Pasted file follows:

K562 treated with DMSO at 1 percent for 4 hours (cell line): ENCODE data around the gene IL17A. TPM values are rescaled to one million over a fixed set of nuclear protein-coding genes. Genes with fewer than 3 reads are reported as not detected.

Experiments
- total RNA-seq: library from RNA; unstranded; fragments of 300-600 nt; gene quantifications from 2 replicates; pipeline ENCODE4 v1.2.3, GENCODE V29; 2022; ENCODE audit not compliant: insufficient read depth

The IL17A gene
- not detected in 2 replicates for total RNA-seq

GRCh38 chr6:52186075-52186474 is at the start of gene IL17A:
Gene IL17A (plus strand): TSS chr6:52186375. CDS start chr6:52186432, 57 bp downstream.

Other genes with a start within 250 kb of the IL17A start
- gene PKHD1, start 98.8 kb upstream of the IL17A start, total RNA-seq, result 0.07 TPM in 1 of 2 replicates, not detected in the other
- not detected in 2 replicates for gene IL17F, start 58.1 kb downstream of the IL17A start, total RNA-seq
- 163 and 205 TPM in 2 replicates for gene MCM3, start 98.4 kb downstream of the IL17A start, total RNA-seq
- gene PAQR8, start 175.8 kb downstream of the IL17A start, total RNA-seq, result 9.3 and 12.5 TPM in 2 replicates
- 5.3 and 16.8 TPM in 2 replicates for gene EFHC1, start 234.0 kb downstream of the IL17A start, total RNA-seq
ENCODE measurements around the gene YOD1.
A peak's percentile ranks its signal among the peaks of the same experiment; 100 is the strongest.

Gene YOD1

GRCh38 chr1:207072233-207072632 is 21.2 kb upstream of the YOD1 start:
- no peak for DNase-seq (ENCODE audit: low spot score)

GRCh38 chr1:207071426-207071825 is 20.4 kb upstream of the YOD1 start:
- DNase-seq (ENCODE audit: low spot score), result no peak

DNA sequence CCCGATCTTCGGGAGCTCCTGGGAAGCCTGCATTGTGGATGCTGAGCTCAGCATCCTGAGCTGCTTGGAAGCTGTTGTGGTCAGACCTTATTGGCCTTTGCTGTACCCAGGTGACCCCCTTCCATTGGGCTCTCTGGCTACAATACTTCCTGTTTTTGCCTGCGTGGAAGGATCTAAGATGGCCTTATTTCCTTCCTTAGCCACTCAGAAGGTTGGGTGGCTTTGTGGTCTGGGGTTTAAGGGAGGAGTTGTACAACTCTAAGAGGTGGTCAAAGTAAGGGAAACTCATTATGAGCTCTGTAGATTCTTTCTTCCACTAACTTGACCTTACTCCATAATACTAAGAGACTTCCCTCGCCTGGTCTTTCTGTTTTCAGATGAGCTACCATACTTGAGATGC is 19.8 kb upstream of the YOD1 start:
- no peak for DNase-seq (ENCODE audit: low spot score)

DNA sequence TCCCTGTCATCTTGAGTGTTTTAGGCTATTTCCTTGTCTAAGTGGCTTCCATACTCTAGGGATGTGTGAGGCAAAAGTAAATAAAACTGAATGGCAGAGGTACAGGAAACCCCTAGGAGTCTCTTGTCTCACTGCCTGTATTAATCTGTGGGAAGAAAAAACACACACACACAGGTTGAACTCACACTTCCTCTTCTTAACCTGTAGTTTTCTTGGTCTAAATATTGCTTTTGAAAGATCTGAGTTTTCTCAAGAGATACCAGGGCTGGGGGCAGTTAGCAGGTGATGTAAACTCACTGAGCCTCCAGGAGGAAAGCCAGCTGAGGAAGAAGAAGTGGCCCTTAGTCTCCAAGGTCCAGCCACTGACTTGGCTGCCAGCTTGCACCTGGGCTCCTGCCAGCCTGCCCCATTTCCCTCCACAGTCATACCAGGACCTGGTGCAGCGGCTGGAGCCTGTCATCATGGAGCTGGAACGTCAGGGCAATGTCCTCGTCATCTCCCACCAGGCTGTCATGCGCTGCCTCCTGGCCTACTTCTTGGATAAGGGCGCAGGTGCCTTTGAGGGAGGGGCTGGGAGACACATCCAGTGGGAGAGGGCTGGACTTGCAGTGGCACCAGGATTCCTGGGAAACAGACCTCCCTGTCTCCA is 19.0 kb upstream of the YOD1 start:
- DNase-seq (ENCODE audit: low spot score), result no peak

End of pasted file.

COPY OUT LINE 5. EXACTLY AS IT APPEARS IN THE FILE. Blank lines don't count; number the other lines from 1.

- not detected in 2 replicates for total RNA-seq